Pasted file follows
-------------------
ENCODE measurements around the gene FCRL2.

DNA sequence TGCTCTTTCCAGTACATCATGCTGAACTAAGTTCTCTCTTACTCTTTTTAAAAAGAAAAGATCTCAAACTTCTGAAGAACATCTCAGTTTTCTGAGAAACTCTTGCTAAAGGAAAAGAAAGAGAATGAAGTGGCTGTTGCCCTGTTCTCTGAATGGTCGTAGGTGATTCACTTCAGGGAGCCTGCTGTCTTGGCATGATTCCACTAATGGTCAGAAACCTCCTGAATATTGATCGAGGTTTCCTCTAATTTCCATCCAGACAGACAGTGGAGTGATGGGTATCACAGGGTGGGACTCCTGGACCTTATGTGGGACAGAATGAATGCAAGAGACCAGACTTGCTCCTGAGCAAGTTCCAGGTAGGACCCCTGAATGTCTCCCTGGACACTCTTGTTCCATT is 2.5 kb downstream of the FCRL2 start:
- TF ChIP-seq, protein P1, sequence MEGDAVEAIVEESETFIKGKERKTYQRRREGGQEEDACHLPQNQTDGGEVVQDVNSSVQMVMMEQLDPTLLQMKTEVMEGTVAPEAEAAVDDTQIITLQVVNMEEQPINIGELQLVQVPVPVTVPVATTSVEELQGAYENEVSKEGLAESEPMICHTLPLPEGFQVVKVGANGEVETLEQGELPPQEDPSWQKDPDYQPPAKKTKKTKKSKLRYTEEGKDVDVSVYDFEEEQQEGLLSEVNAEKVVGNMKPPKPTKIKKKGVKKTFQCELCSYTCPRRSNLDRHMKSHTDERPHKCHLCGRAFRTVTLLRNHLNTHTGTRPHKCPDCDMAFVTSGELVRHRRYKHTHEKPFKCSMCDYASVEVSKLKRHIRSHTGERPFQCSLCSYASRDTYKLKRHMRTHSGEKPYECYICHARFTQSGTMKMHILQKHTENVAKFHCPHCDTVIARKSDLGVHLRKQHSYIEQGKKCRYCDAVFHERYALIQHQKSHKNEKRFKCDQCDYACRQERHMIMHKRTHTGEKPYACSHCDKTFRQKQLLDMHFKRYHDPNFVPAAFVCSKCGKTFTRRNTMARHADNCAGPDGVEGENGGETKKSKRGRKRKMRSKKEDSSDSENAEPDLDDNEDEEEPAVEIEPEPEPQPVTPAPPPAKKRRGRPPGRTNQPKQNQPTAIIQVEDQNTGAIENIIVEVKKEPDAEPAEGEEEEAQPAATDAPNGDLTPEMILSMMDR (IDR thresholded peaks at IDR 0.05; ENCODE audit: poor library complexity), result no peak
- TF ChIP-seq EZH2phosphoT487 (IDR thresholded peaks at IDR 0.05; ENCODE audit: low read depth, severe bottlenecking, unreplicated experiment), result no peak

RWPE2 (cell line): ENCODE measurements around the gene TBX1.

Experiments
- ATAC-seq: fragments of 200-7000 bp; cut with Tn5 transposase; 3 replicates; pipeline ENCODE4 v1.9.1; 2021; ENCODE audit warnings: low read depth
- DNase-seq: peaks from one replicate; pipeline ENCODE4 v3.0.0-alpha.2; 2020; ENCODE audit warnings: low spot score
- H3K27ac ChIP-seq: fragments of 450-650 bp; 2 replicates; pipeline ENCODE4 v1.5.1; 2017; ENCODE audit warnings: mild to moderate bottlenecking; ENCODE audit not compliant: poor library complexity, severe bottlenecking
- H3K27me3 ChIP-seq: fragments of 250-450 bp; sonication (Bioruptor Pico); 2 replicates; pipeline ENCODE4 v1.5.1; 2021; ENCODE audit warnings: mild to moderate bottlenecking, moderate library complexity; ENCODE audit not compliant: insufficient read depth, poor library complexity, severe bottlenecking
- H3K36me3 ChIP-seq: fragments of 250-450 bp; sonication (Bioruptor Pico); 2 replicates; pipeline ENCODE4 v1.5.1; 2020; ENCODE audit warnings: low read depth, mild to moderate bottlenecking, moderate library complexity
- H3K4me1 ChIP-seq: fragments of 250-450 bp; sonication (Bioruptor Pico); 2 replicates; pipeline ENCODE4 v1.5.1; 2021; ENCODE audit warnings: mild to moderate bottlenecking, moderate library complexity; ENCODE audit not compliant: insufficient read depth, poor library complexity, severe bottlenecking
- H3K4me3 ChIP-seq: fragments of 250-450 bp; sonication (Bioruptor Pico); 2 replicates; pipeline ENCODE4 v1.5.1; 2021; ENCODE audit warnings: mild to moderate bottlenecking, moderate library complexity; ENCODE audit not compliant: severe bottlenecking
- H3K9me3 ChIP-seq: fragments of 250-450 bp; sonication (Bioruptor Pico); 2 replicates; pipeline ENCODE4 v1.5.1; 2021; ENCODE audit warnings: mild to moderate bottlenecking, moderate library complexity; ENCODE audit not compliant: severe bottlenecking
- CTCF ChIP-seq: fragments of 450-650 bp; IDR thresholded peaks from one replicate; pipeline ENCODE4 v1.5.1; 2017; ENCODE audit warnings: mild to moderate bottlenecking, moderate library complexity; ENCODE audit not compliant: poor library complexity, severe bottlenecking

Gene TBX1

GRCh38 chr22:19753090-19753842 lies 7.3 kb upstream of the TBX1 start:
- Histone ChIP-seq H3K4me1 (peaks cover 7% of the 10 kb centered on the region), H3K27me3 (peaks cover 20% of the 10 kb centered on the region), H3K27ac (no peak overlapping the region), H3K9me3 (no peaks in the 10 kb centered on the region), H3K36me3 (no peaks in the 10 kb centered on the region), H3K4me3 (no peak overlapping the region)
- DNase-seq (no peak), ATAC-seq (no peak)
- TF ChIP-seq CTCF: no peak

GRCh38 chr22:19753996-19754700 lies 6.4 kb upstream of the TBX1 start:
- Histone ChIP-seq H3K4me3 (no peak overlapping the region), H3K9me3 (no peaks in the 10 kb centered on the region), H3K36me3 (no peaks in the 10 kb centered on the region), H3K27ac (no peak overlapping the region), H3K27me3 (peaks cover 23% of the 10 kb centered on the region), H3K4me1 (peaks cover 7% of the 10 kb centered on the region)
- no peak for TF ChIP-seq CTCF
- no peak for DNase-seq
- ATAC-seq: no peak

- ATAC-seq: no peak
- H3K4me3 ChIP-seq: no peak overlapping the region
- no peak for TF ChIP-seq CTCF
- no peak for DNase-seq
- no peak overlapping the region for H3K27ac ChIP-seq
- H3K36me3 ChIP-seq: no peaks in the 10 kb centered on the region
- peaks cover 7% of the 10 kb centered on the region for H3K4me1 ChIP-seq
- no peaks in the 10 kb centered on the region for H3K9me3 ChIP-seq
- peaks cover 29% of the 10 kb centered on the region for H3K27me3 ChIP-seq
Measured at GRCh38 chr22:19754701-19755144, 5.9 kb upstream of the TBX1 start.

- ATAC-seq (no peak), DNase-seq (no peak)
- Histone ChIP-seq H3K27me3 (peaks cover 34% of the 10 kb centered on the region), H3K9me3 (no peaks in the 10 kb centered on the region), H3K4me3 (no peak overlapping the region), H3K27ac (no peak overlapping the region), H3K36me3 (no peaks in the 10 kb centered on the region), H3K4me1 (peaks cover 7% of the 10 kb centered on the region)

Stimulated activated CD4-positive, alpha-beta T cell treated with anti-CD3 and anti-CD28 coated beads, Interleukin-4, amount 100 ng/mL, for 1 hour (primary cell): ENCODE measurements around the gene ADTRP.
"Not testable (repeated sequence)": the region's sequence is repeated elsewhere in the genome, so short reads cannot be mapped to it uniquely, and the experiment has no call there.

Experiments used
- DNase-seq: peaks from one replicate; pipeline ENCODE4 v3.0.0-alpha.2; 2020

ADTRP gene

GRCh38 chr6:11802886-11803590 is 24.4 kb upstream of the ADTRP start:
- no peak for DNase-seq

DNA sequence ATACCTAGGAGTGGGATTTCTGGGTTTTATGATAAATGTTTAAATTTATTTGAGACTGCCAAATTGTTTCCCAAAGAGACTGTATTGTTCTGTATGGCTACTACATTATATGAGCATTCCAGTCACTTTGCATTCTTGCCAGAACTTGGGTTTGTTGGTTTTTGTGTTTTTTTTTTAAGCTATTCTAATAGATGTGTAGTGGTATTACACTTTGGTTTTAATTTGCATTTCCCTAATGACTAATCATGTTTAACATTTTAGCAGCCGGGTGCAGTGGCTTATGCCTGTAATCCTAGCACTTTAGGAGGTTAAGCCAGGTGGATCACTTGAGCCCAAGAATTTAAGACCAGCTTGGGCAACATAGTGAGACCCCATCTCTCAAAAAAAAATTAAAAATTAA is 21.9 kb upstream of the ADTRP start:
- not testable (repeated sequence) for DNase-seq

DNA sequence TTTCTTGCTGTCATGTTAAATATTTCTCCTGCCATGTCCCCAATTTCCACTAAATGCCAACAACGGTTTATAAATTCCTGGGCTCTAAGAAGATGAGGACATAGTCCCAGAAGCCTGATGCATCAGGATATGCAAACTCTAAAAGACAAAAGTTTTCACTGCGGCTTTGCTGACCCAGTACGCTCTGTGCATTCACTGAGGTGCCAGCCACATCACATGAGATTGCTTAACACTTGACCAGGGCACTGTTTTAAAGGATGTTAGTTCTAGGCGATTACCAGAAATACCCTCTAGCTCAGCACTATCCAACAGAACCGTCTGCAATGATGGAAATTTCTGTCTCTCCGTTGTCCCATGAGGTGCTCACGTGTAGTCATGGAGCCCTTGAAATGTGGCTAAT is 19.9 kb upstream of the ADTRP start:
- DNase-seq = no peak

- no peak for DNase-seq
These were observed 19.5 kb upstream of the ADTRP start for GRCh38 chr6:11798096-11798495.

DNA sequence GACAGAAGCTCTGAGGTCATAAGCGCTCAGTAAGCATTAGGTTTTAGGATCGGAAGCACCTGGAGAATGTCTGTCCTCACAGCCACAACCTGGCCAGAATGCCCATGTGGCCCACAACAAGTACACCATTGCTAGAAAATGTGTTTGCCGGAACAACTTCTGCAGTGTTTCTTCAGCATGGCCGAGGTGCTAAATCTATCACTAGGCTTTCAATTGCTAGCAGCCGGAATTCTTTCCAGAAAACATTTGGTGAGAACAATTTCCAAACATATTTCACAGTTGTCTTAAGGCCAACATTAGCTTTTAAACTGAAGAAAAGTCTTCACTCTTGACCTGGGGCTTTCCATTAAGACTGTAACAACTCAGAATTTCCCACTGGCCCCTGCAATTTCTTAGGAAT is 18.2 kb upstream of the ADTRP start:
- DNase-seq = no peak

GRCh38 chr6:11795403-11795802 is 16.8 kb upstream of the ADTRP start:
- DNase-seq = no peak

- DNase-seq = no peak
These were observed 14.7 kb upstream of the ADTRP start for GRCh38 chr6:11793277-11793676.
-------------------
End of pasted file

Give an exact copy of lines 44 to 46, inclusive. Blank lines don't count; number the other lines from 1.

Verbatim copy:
- no peak for DNase-seq

DNA sequence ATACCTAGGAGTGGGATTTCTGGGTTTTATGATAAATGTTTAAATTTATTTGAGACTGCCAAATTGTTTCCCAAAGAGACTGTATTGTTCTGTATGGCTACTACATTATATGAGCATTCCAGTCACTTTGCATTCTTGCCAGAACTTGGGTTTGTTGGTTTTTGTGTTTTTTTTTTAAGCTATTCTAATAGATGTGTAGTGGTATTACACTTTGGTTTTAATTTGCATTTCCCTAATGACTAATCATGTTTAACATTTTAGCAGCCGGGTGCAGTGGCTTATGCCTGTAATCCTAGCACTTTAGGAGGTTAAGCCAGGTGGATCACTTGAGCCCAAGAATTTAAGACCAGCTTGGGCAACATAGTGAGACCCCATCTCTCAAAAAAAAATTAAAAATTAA is 21.9 kb upstream of the ADTRP start:
- not testable (repeated sequence) for DNase-seq